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Wednesday, 16 August 2017

Brexit and Ireland

At least since the time when the only English pope 'asked' King Henry II of England to take full possession of his Lordship of Ireland, there has been an endless and fascinating sequence of tense relations between the rulers based in Westminster and the people of Ireland. Several times, kings and the Cromwellian republic tried to settle conformable populations of Scots and English in Ireland, and between 1670 and 1690 the great Sir William Petty wrote extensively about his plan to resettle half the Irish population on the island of Britain and/or in British colonies elsewhere, replacing them in Ireland with Brits, so that a short period of interbreeding could eradicate the difficult characteristics of the native Irish. Often, British policy in Ireland has been highly revealing about the actual character of British government and the real intentions of British policy.

Thus the publication yesterday of a less-than-half-baked paper on the future of the Irish border under Brexit is in that revealing context. As I have commented previously in this blog, the present UK government can not possibly give effect to any sort of Brexit that involves leaving the European Economic Area whilst retaining the policy of austerity. Actually to erect realistic customs borders and controls on the passage of people all around the UK - which would be necessary before Britain could begin to trade with anybody under the rules of the World Trade Organisation, outside the EU - is totally incompatible with austerity.

Yesterday's UK government paper on the Irish border rejects any hegemonic physical line, either on the land border between the Republic and Northern Ireland or enforced by frigates in the middle of the Irish Sea. One radio commentator summed up the potential control methods as "an iPad in every truck's cab". Interestingly, this looks as if it would put the primary cost of compliance with any new system of "technological" border and customs control onto the private sector; but, of course, billions of pounds would have to be spent for the government to acquire the equipment and train up and pay the skilled people [who probably do not exist anyway] who would be needed to create and maintain the records that would be needed of the passage of people and goods over the borders. The notion implicit in yesterday's paper is simply potty.

Both the British and Irish government are adamant that there cannot be a hard border in Ireland: not just prosperity, but also peace is dependent on free movement of people, goods and arguments.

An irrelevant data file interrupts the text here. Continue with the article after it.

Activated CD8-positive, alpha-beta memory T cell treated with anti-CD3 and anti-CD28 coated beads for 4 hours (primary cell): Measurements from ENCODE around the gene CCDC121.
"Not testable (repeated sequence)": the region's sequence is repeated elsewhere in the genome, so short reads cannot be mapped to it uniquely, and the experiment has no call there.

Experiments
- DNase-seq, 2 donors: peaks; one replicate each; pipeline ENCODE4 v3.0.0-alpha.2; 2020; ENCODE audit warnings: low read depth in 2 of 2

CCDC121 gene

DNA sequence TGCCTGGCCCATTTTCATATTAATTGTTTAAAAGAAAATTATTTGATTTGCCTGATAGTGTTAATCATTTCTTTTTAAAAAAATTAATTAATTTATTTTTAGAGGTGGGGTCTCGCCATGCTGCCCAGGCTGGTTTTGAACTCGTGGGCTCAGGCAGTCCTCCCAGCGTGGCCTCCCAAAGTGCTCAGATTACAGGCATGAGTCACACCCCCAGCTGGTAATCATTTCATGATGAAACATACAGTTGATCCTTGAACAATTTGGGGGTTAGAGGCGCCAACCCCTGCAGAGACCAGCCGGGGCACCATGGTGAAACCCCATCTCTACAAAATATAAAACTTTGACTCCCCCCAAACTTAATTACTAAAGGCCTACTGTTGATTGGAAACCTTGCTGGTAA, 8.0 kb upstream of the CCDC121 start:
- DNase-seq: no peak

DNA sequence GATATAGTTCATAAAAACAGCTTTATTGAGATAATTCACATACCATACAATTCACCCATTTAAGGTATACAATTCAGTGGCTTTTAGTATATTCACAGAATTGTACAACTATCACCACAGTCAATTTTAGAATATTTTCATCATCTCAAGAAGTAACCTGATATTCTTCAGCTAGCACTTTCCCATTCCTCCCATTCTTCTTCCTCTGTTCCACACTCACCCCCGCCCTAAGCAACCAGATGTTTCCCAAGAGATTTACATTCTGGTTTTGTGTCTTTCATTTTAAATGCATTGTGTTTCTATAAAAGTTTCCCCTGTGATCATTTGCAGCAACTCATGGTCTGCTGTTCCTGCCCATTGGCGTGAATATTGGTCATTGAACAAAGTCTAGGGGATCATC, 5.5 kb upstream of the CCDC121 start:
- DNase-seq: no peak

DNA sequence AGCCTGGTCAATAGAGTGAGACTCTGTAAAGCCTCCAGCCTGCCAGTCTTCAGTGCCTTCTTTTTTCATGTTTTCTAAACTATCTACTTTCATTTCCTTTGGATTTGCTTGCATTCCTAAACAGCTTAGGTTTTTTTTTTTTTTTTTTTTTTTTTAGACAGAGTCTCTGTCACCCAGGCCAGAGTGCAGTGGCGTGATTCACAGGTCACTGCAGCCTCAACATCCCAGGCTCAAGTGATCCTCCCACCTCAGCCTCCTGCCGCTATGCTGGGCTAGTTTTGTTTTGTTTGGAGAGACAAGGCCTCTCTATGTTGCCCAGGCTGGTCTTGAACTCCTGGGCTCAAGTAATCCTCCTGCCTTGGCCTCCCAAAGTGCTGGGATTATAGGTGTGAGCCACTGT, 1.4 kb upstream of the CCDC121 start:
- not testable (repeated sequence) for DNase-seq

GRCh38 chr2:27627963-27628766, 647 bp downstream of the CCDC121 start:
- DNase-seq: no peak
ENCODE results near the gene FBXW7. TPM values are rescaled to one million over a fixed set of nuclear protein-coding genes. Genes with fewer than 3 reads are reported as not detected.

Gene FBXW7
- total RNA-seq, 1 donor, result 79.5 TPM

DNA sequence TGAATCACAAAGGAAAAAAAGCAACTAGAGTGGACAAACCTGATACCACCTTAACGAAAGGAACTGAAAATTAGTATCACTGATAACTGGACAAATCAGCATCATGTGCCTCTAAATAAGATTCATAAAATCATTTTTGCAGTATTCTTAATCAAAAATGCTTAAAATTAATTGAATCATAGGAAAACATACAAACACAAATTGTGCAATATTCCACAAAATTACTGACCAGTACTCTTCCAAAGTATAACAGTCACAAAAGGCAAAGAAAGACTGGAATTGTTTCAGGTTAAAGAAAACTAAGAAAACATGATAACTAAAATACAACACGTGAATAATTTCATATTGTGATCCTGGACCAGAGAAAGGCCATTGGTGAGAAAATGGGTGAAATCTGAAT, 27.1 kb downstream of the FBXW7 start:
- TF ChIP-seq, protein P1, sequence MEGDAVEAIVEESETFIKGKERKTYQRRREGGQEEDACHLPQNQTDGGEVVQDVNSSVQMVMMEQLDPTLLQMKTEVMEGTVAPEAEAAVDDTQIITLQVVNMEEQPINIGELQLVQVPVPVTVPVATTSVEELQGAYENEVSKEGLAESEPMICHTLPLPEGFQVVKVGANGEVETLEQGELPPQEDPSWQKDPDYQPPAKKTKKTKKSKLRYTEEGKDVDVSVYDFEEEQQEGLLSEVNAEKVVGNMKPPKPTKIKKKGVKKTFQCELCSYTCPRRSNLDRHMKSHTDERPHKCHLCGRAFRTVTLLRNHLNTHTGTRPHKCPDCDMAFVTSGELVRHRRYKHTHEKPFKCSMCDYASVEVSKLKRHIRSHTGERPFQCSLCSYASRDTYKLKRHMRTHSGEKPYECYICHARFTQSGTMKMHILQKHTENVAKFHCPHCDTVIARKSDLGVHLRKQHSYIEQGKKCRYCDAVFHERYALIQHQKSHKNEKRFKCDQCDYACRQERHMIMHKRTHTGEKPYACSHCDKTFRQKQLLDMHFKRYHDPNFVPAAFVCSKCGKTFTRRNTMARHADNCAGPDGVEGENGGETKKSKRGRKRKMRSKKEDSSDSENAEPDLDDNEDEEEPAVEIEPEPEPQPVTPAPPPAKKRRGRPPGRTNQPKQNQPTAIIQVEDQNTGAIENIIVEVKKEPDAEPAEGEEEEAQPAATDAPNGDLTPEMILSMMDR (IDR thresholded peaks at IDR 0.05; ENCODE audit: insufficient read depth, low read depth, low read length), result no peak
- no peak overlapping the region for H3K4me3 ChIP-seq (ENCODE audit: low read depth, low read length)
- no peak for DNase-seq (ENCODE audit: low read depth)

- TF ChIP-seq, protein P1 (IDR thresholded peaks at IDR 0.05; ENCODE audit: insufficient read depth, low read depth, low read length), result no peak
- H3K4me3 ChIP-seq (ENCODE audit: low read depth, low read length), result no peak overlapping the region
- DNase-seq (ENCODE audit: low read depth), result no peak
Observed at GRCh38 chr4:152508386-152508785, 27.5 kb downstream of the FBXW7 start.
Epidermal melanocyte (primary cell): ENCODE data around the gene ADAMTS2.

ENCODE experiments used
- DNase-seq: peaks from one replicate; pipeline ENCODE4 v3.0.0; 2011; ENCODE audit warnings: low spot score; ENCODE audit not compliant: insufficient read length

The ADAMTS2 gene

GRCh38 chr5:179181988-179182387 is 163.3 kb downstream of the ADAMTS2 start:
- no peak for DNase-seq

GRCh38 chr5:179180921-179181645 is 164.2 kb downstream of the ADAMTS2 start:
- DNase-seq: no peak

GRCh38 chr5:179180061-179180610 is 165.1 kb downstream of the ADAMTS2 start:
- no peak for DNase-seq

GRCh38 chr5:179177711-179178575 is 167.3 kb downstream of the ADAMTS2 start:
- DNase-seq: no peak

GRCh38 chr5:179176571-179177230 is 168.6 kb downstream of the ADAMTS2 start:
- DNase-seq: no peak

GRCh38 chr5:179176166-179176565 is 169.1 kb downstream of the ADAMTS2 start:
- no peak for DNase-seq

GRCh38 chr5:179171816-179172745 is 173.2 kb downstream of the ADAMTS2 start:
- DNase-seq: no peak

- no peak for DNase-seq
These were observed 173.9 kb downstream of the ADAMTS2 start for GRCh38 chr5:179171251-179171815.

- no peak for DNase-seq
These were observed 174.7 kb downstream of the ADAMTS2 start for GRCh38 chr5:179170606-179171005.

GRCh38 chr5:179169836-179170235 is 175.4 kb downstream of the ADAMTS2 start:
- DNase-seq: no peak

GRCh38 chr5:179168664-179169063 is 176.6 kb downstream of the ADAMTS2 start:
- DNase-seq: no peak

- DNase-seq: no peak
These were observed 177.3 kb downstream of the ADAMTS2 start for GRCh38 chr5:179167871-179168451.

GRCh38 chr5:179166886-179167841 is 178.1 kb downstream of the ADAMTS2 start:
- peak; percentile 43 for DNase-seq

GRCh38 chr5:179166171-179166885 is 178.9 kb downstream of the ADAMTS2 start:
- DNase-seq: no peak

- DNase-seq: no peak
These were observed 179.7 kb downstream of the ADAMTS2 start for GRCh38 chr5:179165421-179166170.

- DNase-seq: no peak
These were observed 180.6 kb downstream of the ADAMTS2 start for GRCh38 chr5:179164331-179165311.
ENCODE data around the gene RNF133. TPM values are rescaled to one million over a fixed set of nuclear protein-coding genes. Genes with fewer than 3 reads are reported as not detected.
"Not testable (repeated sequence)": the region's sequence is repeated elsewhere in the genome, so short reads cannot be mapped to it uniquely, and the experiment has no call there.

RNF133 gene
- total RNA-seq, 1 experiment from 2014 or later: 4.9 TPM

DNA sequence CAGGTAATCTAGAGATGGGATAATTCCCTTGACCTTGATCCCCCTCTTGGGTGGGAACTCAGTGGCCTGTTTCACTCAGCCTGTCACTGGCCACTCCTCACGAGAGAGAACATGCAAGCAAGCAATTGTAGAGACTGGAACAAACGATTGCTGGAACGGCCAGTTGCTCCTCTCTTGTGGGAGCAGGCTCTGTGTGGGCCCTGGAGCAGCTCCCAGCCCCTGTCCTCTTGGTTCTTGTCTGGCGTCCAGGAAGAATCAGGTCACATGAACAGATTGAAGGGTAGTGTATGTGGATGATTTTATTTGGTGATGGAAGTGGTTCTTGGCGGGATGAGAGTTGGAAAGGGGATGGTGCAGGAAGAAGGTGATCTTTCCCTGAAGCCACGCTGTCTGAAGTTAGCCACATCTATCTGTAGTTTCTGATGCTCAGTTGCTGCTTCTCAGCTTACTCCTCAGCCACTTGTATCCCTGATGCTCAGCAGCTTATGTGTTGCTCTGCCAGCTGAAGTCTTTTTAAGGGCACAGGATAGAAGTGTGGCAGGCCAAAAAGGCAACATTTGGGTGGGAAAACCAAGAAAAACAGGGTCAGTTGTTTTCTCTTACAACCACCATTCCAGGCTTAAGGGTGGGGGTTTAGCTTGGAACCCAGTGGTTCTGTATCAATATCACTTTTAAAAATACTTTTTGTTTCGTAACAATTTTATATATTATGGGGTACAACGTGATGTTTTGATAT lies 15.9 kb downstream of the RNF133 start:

Ireland will prove to be a sticking-point: the first - and probably the most fundamental - of all. Any genuine Brexit is not affordable to the British state, even if Osbornian austerity were relaxed. Corbyn will not understand this; but, more importantly the headbanging Tory Brexiteers - on whom Mrs May relies for her parliamentary survival - will not understand it: some because they do not want to, and some because their intellectual capabilities do not stretch that far.

The Irish Question will again be a determining factor in British history: and [as Sellars and Yeatman said, in their inimitable 1066 and All that] the English will never solve the Irish Question because whenever they come up with an answer, the Irish change the question. This is certainly the present situation, where the new Irish Prime Minister has set new terms for the discussion of the border: and we can be sure that the great bulk of the European Union will back him to the hilt. Nigel Farage and the 'hard Brexiteers' will claim that the electorate is being betrayed as a 'transition period' mutates into continuing membership of the European Economic Area [but without membership of the Brussels political set-up]. The 'betrayal' will come from the incomprehension and incompetence of the political class: against which a majority of the nation voted on 23 June 2016. Hence, the political class - the very people who are least trusted by the nation - froth and posture about 'taking back control'. They don't know how to do it, because there is no affordable way to achieve it within their mental universe.

Interesting times indeed.

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